So Kim is a South Korean born multi-disciplinary artist, living and working in New York City. She received a BFA in Fine Arts from the Parsons School of Design. Her works are presented with explosive, vibrant colors—seemingly playful and uplifting, yet simultaneously reflecting the solitude of self.
Kim focuses on the inability of communication, the mere attempt of dialogue, the discordant relation between subject and content and the dysfunctions of language. She portrays her inner-self in different forms of animals and creatures, along with her ‘best friend’, Uma.
Colors have always had deep emotional resonance in my life: certain colors evoke, hide, or explain certain feelings. When I write, I search for hues in words; different people are of different colors. However, I don’t paint, so I often envy artists for all the ways they can play with colors. Looking at your work, I am interested to know more about the way you understand and employ colors.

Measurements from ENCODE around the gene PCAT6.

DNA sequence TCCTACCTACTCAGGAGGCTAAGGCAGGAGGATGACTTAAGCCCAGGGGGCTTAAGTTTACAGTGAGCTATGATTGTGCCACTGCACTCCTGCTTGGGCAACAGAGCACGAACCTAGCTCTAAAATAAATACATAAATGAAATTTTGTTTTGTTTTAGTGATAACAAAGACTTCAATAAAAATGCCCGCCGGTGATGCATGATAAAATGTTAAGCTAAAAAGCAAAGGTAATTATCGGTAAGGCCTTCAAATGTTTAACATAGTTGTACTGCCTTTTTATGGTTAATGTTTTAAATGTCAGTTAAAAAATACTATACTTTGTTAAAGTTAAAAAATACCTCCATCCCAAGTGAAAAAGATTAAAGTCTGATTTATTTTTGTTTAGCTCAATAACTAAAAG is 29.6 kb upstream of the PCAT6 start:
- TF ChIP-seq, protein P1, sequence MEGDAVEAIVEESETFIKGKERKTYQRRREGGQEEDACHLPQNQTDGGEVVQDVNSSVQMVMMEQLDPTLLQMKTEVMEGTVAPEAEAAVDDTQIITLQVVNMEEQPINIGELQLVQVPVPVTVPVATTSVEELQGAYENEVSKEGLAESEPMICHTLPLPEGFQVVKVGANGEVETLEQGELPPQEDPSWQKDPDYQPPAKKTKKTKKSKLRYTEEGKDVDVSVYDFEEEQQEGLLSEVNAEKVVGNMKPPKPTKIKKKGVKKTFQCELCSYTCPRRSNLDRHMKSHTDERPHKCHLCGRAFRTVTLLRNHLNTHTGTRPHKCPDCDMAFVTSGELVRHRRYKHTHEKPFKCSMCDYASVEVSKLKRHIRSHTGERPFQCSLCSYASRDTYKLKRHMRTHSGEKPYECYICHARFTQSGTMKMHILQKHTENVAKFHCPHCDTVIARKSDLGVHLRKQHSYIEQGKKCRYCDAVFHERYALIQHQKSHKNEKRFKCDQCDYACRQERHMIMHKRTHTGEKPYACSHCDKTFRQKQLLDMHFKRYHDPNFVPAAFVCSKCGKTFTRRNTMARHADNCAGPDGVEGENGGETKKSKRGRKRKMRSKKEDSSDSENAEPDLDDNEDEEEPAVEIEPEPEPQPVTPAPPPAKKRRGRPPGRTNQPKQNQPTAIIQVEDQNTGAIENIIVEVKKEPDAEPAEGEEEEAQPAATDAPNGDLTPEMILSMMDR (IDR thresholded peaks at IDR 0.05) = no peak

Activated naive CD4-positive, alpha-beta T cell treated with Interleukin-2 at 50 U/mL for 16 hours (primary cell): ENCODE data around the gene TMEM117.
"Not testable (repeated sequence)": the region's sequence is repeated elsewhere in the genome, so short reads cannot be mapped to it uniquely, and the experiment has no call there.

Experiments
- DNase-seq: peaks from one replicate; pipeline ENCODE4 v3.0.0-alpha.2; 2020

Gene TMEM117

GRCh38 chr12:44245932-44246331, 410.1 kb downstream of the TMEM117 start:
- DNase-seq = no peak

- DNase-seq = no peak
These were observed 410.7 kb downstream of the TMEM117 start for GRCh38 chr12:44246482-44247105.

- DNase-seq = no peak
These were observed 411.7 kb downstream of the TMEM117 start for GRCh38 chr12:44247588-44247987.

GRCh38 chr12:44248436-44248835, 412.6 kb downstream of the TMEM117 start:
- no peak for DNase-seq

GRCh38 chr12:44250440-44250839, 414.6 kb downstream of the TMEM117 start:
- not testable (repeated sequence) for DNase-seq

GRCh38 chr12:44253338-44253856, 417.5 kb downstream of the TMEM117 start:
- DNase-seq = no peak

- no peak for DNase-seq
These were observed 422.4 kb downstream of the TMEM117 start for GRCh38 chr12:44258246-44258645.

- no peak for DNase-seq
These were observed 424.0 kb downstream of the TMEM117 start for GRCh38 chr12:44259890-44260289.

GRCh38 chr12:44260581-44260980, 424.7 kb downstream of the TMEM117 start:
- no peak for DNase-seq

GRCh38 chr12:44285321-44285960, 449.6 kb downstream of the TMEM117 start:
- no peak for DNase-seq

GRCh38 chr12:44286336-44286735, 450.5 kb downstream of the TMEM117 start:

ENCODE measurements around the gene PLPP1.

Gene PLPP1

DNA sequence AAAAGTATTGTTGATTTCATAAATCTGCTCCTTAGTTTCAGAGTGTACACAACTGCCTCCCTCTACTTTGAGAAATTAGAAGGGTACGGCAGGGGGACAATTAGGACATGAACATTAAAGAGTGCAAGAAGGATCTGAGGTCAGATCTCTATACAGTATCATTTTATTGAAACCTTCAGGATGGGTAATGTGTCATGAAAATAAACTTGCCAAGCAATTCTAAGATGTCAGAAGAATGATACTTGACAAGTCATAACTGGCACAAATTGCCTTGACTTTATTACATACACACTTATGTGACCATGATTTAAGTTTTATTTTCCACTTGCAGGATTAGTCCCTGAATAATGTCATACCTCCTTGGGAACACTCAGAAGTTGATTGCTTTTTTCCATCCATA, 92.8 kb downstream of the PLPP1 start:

Kim: Colors have always been an essential part of my art, as well as my daily life. In a way, it’s an interesting contrast since I’ve only recently been brave enough with my choice of colors in clothing. Going into high-school, I struggled much with self-confidence and self-esteem and eventually began to stray away from anything that would award me with “extra attention” (I shied away from wearing any bold, popping colors or statement accessories).
I always had a love for clothing and fashion—I had initially applied to Parsons as a fashion design major but declared my major as Fine Arts in my second year. I still choose to wear mostly black from head to toe. On the other hand, my paintings are often very colorful.